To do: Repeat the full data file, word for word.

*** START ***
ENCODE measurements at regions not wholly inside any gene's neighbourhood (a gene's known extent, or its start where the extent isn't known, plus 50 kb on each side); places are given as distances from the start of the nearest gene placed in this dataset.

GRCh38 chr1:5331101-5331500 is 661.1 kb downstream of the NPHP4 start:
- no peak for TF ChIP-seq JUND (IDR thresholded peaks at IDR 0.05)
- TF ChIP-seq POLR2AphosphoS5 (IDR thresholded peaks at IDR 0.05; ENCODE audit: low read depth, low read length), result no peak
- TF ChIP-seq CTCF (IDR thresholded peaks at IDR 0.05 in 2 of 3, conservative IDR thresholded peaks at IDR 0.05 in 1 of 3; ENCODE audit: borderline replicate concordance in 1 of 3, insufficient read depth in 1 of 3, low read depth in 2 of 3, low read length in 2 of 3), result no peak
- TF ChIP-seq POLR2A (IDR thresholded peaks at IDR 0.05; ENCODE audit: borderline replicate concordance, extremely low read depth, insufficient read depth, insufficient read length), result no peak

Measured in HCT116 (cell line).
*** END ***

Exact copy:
ENCODE measurements at regions not wholly inside any gene's neighbourhood (a gene's known extent, or its start where the extent isn't known, plus 50 kb on each side); places are given as distances from the start of the nearest gene placed in this dataset.

GRCh38 chr1:5331101-5331500 is 661.1 kb downstream of the NPHP4 start:
- no peak for TF ChIP-seq JUND (IDR thresholded peaks at IDR 0.05)
- TF ChIP-seq POLR2AphosphoS5 (IDR thresholded peaks at IDR 0.05; ENCODE audit: low read depth, low read length), result no peak
- TF ChIP-seq CTCF (IDR thresholded peaks at IDR 0.05 in 2 of 3, conservative IDR thresholded peaks at IDR 0.05 in 1 of 3; ENCODE audit: borderline replicate concordance in 1 of 3, insufficient read depth in 1 of 3, low read depth in 2 of 3, low read length in 2 of 3), result no peak
- TF ChIP-seq POLR2A (IDR thresholded peaks at IDR 0.05; ENCODE audit: borderline replicate concordance, extremely low read depth, insufficient read depth, insufficient read length), result no peak

Measured in HCT116 (cell line).